EFF fights against FBI’s use of secretive national security letters

The use of national security letters has already been ruled unconstitutional. The question is, will they stay that way?

Mar 1, 2020, 7:46 pm*

Tech

Dell Cameron 

Dell Cameron

A critical legal battle for one of the most controversial tools in U.S. law enforcement’s arsenal has begun.

On Wednesday, a panel of three appellate court judges heard opening arguments over a case concerning the use of national security letters (NSL), the use of which was effectively ruled unconstitutional in 2013.

Kurt Opsahl, senior staff attorney at the Electronic Frontier Foundation (EFF), argued on behalf of two clients whose identities are being kept secret by the Patriot Act provision being challenged.  

National security letters, or NSLs, are served on telecommunications companies by the Federal Bureau of Investigation (FBI) to demand the private data of American citizens. Unlike search warrants, which require prior judicial review, NSLs are used to acquire sensitive records, including emails, phone records, and financial records, without a court order.

At the center of the issues discussed before the 9th Circuit U.S. Court of Appeals is the constitutionality of a non-disclosure policy that makes it illegal for companies to publicly disclose when they’ve been served with a NSL.

A lower court previous ruled that such gag orders violated NSL recipients’ First Amendment rights. In that decision, the court ruled that the provision of the Patriot Act authorizing the use of NSLs was unconstitutional. Due to the consequence of her decision, Judge Susan Illston placed a hold on enforcing a ban on NSLs until the case could be heard by an appeals court.

Last year’s decision is not the first to address the constitutionality of the NSL non-disclosure provision. In Doe v. Ashcroft (2007), a District Court judge in Manhattan found that the provision was a prior restraint—an official government restriction on speech—that violated the First Amendment. (Calayx Institute founder Nicholas Merrill was later revealed to be the John Doe in this case.) The court permitted the FBI to implement new procedures instead of deeming the law altogether unconstitutional.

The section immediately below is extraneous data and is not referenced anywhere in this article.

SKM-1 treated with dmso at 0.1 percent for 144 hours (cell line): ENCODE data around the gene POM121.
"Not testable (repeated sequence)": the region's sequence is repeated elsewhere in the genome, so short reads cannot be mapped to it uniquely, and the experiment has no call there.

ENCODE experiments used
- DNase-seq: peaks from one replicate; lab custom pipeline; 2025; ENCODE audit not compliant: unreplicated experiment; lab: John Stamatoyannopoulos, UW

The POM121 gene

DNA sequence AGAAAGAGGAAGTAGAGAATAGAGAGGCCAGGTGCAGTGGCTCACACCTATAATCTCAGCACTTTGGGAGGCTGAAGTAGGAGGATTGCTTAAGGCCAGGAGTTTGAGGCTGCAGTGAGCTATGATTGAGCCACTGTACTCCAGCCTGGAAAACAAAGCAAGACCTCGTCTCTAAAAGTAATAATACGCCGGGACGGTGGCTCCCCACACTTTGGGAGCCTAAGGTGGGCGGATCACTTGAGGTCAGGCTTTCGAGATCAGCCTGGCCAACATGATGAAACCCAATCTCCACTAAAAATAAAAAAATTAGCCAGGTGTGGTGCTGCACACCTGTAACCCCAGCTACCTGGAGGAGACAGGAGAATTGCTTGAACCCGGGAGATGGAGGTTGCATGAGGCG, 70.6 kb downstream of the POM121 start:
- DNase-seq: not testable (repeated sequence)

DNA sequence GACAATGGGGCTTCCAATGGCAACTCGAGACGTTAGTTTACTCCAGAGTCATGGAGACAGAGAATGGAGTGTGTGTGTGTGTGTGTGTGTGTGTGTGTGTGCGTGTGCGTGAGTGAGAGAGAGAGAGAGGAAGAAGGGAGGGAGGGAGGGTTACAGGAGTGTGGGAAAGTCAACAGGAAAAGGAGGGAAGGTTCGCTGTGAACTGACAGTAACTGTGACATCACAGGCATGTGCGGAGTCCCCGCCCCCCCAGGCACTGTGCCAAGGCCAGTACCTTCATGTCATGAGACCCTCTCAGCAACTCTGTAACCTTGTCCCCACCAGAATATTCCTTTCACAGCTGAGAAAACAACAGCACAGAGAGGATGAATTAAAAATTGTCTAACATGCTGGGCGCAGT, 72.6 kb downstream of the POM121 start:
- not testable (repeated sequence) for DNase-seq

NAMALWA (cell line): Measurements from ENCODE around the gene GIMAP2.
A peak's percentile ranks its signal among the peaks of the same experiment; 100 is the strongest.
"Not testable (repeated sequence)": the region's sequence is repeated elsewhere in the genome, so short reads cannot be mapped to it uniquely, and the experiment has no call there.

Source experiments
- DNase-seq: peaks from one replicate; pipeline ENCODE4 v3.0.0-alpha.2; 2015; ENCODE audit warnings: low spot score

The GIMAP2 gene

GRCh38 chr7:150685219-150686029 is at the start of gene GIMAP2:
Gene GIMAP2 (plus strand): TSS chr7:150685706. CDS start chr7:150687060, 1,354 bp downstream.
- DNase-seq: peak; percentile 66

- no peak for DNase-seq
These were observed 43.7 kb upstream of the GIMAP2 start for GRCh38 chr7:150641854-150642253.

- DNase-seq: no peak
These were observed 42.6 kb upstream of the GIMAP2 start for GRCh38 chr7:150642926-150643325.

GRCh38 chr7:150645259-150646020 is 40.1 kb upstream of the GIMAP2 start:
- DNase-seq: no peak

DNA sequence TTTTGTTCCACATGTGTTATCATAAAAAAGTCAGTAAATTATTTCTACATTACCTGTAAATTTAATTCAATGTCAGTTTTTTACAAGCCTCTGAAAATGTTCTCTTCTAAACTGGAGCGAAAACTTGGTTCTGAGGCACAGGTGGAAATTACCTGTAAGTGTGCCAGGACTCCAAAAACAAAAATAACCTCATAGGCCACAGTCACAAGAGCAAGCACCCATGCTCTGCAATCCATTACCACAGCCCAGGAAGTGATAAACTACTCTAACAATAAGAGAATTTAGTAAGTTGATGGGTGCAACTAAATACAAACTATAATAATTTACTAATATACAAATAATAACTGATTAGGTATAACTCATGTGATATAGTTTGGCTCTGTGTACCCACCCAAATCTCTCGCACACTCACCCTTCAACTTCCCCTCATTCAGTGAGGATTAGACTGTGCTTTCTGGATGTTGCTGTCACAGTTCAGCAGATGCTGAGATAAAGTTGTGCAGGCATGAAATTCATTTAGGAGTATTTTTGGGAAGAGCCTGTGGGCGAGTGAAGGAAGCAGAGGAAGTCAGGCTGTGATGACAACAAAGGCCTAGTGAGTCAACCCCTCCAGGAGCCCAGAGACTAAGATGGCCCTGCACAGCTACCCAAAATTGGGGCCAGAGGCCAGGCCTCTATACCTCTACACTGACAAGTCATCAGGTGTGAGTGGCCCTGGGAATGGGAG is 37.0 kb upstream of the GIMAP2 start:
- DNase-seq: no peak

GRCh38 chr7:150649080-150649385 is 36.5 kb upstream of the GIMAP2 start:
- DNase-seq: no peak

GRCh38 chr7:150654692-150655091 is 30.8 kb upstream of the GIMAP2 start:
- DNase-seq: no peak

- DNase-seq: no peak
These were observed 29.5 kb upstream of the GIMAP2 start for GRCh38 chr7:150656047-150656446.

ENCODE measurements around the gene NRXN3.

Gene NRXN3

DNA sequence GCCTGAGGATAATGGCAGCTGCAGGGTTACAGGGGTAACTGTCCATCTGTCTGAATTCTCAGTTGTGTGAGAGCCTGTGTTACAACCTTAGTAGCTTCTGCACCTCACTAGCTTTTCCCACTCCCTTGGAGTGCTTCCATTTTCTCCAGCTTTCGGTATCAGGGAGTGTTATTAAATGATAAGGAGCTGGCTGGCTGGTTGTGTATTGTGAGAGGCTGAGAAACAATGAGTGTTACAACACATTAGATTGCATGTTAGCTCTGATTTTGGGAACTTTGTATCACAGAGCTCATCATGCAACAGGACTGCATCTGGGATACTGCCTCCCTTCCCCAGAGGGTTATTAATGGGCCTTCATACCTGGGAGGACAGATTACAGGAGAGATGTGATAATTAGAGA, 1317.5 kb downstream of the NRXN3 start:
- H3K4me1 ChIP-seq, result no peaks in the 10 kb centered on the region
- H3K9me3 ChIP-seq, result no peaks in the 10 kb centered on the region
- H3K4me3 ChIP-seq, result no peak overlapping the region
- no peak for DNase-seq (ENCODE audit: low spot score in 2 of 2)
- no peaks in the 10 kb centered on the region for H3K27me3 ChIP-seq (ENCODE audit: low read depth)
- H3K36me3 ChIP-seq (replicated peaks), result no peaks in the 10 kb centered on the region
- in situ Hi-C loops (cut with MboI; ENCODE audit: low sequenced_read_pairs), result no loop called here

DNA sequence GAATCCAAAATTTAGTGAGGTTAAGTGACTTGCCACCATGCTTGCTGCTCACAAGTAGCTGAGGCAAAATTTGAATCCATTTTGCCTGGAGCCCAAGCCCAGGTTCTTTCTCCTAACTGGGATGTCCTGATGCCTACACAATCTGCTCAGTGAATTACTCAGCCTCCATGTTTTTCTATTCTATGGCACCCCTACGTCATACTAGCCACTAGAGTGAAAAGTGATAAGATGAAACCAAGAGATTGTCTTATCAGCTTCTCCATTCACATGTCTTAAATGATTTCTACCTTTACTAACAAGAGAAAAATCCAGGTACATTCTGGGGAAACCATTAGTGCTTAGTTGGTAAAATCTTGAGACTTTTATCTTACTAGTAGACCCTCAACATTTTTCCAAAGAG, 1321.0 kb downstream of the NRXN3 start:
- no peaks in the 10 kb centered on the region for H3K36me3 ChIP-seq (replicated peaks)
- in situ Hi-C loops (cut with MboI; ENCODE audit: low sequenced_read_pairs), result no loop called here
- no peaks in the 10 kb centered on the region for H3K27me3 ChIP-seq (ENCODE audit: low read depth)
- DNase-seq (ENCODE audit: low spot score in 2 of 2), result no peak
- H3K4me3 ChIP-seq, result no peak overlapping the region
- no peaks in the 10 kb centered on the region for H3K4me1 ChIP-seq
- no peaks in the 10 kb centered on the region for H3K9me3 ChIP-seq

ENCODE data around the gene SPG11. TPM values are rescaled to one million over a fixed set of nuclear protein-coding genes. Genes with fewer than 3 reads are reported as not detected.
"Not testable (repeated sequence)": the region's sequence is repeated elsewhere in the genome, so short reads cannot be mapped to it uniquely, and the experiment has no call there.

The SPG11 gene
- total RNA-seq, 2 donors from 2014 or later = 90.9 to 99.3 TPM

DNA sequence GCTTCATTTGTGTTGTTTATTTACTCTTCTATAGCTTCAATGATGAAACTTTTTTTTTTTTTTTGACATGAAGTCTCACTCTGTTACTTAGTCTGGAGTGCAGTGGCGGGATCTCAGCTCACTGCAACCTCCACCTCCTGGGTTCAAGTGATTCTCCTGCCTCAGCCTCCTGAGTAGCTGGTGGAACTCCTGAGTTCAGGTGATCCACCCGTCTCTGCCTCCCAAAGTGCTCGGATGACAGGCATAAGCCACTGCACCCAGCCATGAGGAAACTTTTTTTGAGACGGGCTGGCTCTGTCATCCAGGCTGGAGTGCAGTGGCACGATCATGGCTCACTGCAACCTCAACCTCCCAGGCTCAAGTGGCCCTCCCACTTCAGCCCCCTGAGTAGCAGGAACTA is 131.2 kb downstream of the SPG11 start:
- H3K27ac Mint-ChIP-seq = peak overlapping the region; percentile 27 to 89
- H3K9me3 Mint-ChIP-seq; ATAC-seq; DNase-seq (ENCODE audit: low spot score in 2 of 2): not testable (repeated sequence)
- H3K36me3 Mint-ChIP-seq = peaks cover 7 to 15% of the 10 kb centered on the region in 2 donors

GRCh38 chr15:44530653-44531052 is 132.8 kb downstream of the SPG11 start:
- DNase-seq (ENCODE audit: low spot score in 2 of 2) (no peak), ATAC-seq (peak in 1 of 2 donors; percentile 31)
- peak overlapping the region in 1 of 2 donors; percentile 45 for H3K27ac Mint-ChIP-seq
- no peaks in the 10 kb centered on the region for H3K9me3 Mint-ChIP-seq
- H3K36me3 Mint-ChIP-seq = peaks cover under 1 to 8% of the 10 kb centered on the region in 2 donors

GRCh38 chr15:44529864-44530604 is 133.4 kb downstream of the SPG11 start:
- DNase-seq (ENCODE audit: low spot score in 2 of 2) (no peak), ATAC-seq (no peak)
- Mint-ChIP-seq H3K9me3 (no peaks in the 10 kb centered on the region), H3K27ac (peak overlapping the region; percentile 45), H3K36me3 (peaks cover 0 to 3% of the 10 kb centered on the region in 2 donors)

The EFF’s case in California argues that whatever new protocols the FBI may have implemented, the use of NSLs and, in particular, the non-disclosure clause remains a violation of civil rights.

“[The U.S. Department of Justice] essentially argued that reforming the gag orders would swamp the FBI in an impenetrable backlog,” Kate Conger, an SF Weekly journalist present at the hearing told the Daily Dot.

“From their questioning, it seemed the judges wanted some of the impetus for reviewing the gag orders to be on the government,” she added.

EFF at court

EFF General Counsel Kurt Opsahl in federal court on Oct 8, 2014 (courtesy EFF)

In a related case, Twitter announced on Tuesday that it was filing a lawsuit against the Justice Department and the FBI for placing prohibitions on its speech by restricting the information that it can publicly release in transparency reports, including a more accurate number of NSLs it receives.

Wednesday’s hearing was scheduled to be livestreamed on the 9th circuit website, but the broadcast was cancelled at the last minute due to concerns that secret information might be broadcast. Instead, EFF employees and reporters livetweeted the proceedings:

After the arguments concluded, the government declined to speak privately with the judge to discussion portions of the case that are under seal. 

Andrew Crocker, a legal fellow at EFF, said there’s no way of knowing when the ruling would come in, but his group hoped the lower court’s decision would be upheld. He added that the appellate court seemed sympathetic to the impact of NSLs on their client’s and, by proxy, the American public’s civil liberties. 

Update 6:57pm ET, Oct. 8: Audio of the NSL hearing is now available: 

Illustration by Andrew Couts

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*First Published: Oct 8, 2014, 7:57 pm